Slip On Lead Holder

As I’m a rookie at all things CNC I’m often surprised by what my machine does vs what I thought it would do. This can be painful when cutting a $60 sheet of ply.

I built this magnetic, spring loaded , slip on lead holder to help me pre-mark my cut paths.

It’s designed to fit over a Makita collet nut and can be installed over a 1/4 or 1/8 bit so no tool change is needed just attach the doodad and print. The spring loaded lead can handle about 3mm of Z movement.

As the crown test shows it has a a bit of wobble but less than the endmill width so I don’t care for prototyping and locating hold down screws.


You might avoid some pain by either dry running a job or cutting it in foam first. It can take a bit to get it in mind that the machine has no thought capability and will do exactly as told, good, bad, or indifferent.

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Use a piece of 3/4" plywood to set your z height above your material and then run the gcode. This lets you air cut to verify path.

Yeah I do the dry runs as well but being able to visualize the part in front of me is helpful. I can draw it on the actual workpiece and often see things that weren’t apparent in the drawings.

Foam would be great but I rarely keep it around. I may try some of the fanfold stuff in the future but storage is tight.

Would a “chalk chuck” allow similar functionality and easier erasure? (assuming erasure is needed)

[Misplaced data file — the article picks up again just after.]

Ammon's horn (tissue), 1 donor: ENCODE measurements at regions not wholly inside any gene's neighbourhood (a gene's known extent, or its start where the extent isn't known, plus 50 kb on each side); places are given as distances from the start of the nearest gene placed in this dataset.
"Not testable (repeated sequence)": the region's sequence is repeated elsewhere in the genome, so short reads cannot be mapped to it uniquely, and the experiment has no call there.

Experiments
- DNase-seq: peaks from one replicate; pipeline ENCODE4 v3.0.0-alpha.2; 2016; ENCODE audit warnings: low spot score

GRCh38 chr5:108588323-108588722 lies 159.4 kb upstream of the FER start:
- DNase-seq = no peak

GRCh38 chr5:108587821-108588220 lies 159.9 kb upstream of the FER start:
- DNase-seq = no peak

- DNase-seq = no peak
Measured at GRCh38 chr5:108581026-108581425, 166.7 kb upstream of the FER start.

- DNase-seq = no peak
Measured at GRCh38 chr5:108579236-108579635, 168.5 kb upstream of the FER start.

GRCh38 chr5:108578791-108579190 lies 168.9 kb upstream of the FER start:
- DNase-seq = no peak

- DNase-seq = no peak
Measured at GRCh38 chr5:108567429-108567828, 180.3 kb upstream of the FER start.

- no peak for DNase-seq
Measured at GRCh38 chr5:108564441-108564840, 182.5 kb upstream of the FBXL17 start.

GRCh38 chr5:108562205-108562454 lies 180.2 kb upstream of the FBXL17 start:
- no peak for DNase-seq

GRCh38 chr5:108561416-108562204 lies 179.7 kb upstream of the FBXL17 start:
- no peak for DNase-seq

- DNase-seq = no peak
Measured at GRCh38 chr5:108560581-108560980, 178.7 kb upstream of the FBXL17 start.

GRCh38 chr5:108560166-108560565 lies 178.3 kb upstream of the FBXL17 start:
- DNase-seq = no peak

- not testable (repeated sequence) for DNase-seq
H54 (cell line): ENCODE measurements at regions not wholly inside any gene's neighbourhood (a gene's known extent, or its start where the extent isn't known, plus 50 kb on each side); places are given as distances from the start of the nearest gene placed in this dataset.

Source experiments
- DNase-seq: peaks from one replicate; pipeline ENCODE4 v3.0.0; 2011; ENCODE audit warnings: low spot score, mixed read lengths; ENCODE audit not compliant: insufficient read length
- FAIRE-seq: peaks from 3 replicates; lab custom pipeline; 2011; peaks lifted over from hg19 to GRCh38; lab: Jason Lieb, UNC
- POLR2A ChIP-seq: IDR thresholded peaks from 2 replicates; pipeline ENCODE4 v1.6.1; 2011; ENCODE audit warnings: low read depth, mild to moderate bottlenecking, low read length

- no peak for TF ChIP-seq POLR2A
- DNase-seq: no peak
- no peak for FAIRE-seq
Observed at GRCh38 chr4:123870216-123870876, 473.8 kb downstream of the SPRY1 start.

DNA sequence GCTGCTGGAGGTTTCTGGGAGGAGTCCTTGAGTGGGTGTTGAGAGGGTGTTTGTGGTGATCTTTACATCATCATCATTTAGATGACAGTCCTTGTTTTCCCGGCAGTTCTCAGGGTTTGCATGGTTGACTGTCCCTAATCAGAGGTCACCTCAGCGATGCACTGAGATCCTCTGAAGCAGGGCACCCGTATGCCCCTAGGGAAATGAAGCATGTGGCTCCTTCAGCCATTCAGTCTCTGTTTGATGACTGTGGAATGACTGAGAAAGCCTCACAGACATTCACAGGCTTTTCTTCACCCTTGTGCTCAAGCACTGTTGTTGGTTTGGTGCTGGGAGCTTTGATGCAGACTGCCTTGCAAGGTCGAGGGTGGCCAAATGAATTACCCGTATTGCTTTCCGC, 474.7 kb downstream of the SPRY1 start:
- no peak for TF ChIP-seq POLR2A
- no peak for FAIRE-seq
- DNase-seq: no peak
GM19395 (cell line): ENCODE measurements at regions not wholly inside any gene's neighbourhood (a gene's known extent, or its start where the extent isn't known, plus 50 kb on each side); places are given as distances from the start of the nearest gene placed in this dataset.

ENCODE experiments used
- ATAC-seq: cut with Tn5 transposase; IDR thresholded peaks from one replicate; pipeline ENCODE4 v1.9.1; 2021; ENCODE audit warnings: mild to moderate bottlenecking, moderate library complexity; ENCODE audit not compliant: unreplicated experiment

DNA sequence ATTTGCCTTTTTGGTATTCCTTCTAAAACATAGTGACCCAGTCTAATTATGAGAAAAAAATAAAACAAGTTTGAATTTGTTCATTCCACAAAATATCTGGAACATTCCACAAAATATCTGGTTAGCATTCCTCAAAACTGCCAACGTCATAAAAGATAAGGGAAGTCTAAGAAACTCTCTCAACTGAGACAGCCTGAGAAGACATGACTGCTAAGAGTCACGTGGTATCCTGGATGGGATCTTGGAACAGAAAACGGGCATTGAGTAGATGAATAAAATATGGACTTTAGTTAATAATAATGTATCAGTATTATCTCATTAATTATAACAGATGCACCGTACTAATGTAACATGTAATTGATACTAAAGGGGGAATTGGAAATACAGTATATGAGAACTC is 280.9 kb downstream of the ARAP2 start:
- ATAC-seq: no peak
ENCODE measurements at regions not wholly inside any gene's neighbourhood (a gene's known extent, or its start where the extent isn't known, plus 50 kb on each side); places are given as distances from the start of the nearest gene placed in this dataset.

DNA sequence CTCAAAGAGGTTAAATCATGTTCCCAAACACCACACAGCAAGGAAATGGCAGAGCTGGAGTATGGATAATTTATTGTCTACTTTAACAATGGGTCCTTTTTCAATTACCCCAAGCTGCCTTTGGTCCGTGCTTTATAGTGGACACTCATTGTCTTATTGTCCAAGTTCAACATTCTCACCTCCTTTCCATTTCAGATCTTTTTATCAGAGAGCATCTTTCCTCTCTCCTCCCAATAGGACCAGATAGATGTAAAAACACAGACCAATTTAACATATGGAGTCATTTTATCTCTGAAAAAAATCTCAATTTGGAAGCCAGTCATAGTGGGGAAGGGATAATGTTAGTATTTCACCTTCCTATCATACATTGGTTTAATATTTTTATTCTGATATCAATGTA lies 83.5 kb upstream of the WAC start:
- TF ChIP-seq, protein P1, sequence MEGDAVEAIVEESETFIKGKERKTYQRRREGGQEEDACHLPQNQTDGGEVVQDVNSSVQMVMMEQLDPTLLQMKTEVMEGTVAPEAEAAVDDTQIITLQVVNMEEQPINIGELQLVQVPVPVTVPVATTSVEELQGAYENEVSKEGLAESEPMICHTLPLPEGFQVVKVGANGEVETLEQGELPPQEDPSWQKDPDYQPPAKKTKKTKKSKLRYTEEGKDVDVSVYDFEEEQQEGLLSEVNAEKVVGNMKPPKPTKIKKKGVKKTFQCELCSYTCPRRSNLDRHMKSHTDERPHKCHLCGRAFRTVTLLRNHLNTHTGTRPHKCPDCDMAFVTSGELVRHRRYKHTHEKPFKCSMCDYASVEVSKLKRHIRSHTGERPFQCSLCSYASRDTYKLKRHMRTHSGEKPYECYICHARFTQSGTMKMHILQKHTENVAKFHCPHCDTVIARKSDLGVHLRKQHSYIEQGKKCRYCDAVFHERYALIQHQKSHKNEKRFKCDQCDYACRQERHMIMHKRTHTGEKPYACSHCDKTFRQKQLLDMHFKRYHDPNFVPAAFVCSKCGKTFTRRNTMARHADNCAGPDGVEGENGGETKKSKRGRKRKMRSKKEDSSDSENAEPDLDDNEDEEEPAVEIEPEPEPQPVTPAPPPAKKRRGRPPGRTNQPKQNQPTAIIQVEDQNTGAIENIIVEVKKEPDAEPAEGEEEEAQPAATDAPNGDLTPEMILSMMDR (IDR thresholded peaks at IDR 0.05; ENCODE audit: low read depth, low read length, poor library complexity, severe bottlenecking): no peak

I actually tried chalk first but the ablation on the chalk was too fast. It would work for about 30 linear feet before the chalk wore down past the springs range. This was for the thinner 1/2" sticks that I stole from the kids art set.

5.6mm HB leads get a bit worn down but seem to last long enough for the jobs I’m running. I found keeping the pencil less sharp worked better as the greater surface area wears down slower and also doesn’t score the wood. As long as I don’t have an oopsie on my design the pencil line will get cut. anyway. Otherwise I guess it better be a painted piece or I have some erasing / sanding ahead of me.


We used to mark out large scenic backdrop paintings using chalk wedged in the end of split bamboo. Think Dick Van Dyke’s scene at the start of Mary Poppins, but we just did outlines. The chalk would float to the top of the paint (depending on the paint and process being used) so you could paint large areas, the chalk lines would float up for the details, then you just flog the chalk off with a home-made “feather duster” made of muslin strips stapled to a wood scrap handle.

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Ok I built the pencil holder so now its your turn Tom… I’d love to attach your Marry Poppins flogging gizmo to my Lowrider… Wait that may have come out wrong.